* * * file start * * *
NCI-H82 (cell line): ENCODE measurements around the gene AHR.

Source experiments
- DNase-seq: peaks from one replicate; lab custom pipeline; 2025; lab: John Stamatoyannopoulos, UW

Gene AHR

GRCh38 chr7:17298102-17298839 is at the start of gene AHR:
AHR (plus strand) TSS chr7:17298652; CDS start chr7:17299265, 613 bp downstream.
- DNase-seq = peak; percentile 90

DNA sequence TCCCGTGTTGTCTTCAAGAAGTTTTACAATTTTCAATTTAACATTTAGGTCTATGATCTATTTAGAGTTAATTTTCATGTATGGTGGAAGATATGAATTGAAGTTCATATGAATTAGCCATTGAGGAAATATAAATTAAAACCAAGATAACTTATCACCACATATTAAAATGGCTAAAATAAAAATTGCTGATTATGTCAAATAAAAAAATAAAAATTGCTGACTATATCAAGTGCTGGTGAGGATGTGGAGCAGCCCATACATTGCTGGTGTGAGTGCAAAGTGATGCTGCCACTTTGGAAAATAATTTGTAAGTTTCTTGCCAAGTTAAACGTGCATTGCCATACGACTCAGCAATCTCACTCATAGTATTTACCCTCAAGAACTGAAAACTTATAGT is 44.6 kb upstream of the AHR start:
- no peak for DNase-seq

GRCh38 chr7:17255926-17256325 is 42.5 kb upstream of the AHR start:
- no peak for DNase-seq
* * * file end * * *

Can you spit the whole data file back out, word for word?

NCI-H82 (cell line): ENCODE measurements around the gene AHR.

Source experiments
- DNase-seq: peaks from one replicate; lab custom pipeline; 2025; lab: John Stamatoyannopoulos, UW

Gene AHR

GRCh38 chr7:17298102-17298839 is at the start of gene AHR:
AHR (plus strand) TSS chr7:17298652; CDS start chr7:17299265, 613 bp downstream.
- DNase-seq = peak; percentile 90

DNA sequence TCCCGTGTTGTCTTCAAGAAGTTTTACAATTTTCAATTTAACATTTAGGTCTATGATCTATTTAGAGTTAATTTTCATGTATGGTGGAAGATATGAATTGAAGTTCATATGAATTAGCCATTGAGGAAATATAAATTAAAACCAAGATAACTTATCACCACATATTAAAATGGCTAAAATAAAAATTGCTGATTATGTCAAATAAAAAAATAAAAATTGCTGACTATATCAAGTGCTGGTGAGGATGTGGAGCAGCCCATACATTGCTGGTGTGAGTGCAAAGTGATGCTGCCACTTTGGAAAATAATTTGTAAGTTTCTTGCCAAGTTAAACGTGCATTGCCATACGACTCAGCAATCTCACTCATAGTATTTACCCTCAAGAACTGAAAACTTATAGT is 44.6 kb upstream of the AHR start:
- no peak for DNase-seq

GRCh38 chr7:17255926-17256325 is 42.5 kb upstream of the AHR start:
- no peak for DNase-seq